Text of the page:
First off: the fact that I have to write this out is problematic for me- this falls under the category of “General Sense of Decency” for me, but here goes.
I was born a gay male, with dark brown hair and hazel eyes. I don’t like cauliflower or the color orange. I am interested in psychology, spirituality, social justice and equal rights for all human beings. I like chocolate- but not really bitter dark chocolate. Why?
It’s a mystery.
There are many mysteries about our humanity, but sexuality isn’t one of them. Science is on my side: I was born attracted to other men. I know that because I certainly wouldn’t have chosen this difficult life for myself. I can’t help what piques my curiosity or interest. It just happens.
There’s an excitement that happens when we see an attractive person- that’s how we know they’re attractive. I can honestly say that I have never felt that for a woman. I tried. but I realized that going against nature is a waste of time.
My church respects me. My Federal Government (for now) respects me. My State can’t be bothered to get to know me.
Or else it wouldn’t have so callously dismissed HB417.
A bill that would add a few words to take away the significant pain that LGBTQA Montanans are feeling (and if you love an LGBTQ person, you’re the “A”). As a psychotherapist, I am privy daily to stories of LGBTQ persons feeling disrespected, feeling afraid of an uncertain future. It breaks my heart. And as a Christian, I have to wonder why our culture is so willing to promote and add to the pain of another human being?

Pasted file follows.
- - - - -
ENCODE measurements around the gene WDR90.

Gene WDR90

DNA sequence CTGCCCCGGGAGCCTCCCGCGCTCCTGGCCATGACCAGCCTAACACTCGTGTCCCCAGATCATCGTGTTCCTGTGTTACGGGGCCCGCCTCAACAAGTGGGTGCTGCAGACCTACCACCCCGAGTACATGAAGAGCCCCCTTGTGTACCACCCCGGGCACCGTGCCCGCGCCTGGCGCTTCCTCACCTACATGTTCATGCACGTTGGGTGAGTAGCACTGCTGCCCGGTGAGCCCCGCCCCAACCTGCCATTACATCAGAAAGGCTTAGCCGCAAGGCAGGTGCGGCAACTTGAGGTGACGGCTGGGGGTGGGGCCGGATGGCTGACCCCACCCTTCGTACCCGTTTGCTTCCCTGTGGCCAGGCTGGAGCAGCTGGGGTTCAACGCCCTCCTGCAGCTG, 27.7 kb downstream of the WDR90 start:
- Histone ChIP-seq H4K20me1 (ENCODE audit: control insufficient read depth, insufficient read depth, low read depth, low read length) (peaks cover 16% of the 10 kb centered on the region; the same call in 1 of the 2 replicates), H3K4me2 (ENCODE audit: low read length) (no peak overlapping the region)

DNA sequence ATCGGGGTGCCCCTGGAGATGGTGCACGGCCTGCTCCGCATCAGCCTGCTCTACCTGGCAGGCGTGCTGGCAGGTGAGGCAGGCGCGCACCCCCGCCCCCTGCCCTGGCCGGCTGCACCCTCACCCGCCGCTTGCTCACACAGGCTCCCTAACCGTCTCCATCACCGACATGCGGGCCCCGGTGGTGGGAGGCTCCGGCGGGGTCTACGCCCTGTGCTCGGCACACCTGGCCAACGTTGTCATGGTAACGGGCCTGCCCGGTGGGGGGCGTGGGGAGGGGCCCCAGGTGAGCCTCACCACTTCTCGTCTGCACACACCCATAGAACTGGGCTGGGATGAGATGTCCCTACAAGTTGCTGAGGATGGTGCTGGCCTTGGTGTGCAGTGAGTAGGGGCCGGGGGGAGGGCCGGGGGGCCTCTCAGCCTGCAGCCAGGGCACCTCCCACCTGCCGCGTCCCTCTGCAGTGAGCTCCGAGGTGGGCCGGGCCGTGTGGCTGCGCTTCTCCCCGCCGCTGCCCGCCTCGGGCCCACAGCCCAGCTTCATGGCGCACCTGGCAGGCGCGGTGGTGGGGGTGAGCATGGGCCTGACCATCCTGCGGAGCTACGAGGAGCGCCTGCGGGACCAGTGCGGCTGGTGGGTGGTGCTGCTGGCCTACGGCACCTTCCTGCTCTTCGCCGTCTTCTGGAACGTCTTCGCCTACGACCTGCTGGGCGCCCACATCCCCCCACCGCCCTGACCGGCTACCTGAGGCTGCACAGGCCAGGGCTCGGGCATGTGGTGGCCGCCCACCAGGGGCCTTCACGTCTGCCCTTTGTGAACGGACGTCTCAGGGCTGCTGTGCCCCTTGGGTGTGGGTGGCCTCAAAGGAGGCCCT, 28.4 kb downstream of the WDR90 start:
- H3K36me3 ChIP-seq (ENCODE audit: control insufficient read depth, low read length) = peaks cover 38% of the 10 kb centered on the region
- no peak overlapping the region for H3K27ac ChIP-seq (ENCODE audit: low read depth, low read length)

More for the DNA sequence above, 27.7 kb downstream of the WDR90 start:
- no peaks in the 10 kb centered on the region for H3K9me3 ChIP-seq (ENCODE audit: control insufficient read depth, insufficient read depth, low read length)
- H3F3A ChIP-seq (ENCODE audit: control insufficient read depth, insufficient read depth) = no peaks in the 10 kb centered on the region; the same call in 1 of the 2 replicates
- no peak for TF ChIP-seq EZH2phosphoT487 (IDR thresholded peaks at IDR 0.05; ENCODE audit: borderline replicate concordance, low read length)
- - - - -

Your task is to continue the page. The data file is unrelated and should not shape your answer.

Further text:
Monsters are the only things that do that- and I need to believe the people of Montana are not monsters.
This is an easy fix- adding a few words.
A few words will be a step toward decreasing pain in the lives of thousands of Montanans. And it’s there, believe me.
Being gay is who I am- it is not a choice (who would choose to be so discriminated against?). And being who I am should be good enough to add me and my brothers and sisters to the Montana Human Rights Act.
If a landlord refused to rent to me because I am an Episcopal priest, they would be in legal trouble. Ditto if I was refused service because of my race, national origin, beliefs or disability. But as a gay man, I have little recourse.
Back in graduate psychology, I learned that a hallmark of bullying is exclusion. By definition, this exclusion of LGBTQIA persons from The Montana Human Rights Act is bullying with legislation.
It must stop.